Recently, a dear friend and I were having a conversation where she reminded me of a scene from “The Lion, the Witch and the Wardrobe” by C.S. Lewis. In the scene, Aslan, the great lion, true king and saviour of Narnia has returned to life from his sacrificial death on the stone table and sets off to gather his “people” to prepare for the great battle at hand against the evil queen. He makes his way to her now vacated, icy, winter palace where she holds her traitors captive by having turned them into stone. Aslan breathes on these stone, frozen statues, warming them with his life-giving breath which thaws them and resumes the blood flow throughout their flesh.
Indeed, we were talking not of Narnia, but of the greater picture revealed to us in Scripture. Ezekiel 11:19-20; 36:26-27, Jeremiah 31:33-34 and Hebrews 8:10-13 all refer to a time where a new covenant will be (and for us in present time, has “already been”) revealed. Unlike the covenant (the relationship of commitment between God and his people) of the Old Testament which the people and not God broke, the new one will not be written on stone tablets or paper, but rather IN his people themselves – on their minds and in their hearts. A covenant which shall be for ALL peoples – wherever they are from and wherever they are at. People will be gathered IN, forgiven for their broken bargaining sin. A new, but known, plan to make us clean, to know God ourselves, and to exchange our stubborn, cold, stone hearts for new spirits, tender and responsive, alive by the breath of Christ in us!
I am so very glad to be a winter loving gal who happens to have been placed in the winter-land that exists near the Canadian Rockies. I love the snow and the beauty of stark, bare branches enveloped in hoarfrost. My kids also enjoy the snow and snuggling indoors with blankets and fires and hot drinks. So, when this same weekend, they were called upon to choose a movie to kick off the winter season and one suggested “The Lion, the Witch and the Wardrobe”, I was primed to say “yes.” I’m not making this up – only the Holy Spirit can guide these non-coincidences. My spirit longed for the victorious story of a land where “it’s always winter, but never Christmas” and a group of eager countrymen tell tales of an impending rescuer who is on his way to break the curse bringing freedom and new life. A seed of hope, growing expectantly throughout a dark and dying world full of suspicions.
I’m reminded of another story: Simeon and Anna in Luke 2:25-38; two individuals who were living rightly, faithfully, fearing God while eagerly waiting for Messiah to come and rescue his people. Maybe it had felt like winter would never end and that God would never involve himself again in the lives of his people, yet… here, two hopeful souls found prayerfully and worshipfully expecting a rescue. Both responding to Holy Spirit leadings in their lives rewarded with the opportunity to witness the presence of salvation, able to recognize it even in the face of an unexpected baby and the joyous response of praise and worship. Glory to God in the highest! Simeon, moved by the Spirit recognized a Saviour for ALL people and realized the resulting opposition – and every good story since involves a rescuer and an oppressor, goodness triumphing over evil and a journey to victory full of man’s falling and rising, failures and recoveries. Jesus would be and continues to be misunderstood, contradicted and rejected. God reveals those who are truly his. A hopeful Simeon foretold this all with one look at a not so ordinary babe – he acknowledged and rejoiced in Advent (the arrival of a notable person, thing or event).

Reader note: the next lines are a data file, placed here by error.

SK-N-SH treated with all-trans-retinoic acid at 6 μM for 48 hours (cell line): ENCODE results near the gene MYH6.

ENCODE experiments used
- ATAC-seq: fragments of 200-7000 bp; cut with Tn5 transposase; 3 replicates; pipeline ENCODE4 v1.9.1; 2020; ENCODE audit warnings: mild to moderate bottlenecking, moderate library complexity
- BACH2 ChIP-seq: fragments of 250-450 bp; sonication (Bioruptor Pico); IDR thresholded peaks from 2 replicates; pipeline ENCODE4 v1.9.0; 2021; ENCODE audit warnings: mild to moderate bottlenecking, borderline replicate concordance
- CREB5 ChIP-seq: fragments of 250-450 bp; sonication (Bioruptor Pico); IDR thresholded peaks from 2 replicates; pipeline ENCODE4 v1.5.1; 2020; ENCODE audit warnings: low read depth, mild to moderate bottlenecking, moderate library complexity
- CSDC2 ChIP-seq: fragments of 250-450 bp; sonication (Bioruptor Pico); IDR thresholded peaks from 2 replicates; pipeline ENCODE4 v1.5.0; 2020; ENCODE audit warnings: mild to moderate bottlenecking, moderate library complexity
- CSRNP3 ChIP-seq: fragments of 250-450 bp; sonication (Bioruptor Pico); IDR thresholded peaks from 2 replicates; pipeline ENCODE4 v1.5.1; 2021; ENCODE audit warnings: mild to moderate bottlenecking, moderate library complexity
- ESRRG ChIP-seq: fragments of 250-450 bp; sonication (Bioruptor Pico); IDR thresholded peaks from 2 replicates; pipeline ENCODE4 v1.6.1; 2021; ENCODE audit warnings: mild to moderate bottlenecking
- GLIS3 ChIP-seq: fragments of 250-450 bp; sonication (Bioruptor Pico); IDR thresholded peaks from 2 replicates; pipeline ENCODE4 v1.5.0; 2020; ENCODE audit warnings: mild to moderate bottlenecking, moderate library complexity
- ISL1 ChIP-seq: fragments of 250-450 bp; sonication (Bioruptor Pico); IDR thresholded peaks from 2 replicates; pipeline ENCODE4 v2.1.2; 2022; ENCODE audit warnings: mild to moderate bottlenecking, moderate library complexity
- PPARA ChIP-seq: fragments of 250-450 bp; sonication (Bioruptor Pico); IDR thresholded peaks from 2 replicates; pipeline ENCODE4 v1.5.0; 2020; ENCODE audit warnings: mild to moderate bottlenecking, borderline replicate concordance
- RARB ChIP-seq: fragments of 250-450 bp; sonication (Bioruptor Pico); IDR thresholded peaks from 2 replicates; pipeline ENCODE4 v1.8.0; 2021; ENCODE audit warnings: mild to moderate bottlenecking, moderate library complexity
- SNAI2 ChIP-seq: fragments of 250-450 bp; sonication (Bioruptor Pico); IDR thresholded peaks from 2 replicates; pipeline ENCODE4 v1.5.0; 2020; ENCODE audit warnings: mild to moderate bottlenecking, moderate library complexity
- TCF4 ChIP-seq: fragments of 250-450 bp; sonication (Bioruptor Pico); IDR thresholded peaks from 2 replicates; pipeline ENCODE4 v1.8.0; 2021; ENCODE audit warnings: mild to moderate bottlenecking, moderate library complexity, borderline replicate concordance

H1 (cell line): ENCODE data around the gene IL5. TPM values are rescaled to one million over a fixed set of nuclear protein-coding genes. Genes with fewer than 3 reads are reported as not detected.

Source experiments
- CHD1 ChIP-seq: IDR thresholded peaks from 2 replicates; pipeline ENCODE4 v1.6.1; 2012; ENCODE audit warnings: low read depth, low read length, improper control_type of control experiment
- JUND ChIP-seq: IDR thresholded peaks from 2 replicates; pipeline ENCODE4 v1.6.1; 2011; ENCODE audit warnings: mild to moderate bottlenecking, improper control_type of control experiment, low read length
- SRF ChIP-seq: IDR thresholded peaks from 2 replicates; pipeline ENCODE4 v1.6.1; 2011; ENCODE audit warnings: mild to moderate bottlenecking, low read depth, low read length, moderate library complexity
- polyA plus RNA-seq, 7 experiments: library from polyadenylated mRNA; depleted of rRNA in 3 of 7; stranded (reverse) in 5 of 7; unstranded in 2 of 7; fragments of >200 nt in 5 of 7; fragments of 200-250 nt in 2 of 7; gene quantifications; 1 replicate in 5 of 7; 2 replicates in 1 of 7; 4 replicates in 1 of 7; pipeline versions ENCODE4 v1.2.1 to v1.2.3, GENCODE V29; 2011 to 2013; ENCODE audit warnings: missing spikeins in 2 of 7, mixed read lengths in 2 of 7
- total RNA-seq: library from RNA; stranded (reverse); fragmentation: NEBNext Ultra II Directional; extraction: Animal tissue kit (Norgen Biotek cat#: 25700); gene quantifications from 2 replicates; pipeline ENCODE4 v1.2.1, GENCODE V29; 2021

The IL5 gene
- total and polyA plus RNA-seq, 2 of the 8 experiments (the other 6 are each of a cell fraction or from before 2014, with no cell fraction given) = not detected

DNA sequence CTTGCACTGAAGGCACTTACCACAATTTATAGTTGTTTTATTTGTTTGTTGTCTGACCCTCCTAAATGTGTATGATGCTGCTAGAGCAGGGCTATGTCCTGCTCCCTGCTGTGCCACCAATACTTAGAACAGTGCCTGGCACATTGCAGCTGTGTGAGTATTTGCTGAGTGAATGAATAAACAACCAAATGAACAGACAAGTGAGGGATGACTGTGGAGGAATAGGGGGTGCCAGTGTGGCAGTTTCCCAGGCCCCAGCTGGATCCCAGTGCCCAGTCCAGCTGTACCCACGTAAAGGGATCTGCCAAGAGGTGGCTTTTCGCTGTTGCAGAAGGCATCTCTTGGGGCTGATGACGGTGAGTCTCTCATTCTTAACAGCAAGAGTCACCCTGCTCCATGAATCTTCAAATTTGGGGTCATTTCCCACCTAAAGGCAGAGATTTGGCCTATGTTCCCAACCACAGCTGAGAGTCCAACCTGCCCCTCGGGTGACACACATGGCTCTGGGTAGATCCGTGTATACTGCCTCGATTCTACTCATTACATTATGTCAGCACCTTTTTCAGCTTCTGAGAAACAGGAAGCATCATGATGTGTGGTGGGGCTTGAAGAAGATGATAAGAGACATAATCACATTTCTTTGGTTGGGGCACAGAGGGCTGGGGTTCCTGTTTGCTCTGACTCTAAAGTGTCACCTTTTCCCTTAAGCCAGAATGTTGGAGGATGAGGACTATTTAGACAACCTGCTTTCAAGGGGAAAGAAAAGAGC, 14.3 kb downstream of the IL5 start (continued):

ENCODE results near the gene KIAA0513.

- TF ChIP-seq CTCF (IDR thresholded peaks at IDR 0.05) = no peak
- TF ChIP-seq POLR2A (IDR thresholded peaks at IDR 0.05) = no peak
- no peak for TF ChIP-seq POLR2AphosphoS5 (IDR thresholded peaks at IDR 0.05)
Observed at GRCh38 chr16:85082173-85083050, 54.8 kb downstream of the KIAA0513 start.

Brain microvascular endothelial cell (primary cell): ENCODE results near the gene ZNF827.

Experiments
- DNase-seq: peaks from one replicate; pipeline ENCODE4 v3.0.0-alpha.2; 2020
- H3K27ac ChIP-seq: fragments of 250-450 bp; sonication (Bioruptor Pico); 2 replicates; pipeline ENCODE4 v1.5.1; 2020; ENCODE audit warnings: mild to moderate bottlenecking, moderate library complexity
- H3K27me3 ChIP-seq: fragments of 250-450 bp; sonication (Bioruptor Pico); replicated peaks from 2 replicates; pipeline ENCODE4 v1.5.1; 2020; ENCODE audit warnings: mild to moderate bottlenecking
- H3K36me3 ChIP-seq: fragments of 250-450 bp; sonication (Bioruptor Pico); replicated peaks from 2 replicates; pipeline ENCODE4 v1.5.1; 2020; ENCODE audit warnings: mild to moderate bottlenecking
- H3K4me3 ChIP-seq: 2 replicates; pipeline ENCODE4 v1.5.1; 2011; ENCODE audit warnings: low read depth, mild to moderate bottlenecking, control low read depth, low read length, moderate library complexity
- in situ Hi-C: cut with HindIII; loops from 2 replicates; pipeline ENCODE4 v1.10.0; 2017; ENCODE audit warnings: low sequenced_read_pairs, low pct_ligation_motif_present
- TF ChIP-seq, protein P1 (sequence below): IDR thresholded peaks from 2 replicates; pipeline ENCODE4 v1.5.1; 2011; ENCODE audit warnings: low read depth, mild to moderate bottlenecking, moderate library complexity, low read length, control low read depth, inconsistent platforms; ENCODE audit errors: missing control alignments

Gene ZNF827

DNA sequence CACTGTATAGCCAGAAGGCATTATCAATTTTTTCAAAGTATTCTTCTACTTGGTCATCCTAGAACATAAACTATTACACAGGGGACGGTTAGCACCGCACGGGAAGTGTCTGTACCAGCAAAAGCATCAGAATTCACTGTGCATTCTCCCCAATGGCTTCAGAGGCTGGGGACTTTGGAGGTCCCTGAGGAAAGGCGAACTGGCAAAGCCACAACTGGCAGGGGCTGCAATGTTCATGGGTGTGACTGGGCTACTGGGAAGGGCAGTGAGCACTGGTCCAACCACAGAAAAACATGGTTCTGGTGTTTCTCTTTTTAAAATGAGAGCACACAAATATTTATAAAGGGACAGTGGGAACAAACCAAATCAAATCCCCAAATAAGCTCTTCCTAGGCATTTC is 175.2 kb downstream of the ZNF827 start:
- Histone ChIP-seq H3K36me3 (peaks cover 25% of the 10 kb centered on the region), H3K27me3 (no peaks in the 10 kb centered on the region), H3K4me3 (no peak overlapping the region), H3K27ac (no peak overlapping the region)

As we enter this season of Advent, will you take time with me to ponder the state of our hearts? We too are living in dark and troubling days; unending winters where it is sometimes difficult to see any glimpse of hope or good or light or the arrival of spring. But dear friends, we KNOW the end of this story even while it’s still unfolding: Jesus wins! He has come and will come again to complete the fullness of this Master’s plan. He is the beginning and the end; the A and the Z; the one who is and was and who is still to come (Revelation 1:18)!
Can we turn our minds and hearts (which have the benefit of living after the curse’s penalty has been appropriated in Christ) to eagerly anticipate his advent both past and future while responding to the present of his presence? We in Christ, have already exchanged our hearts of stone for new and tender and responsive hearts, so let’s respond with hopeful anticipation as we reflect on all that Jesus came for and all that he will return for too!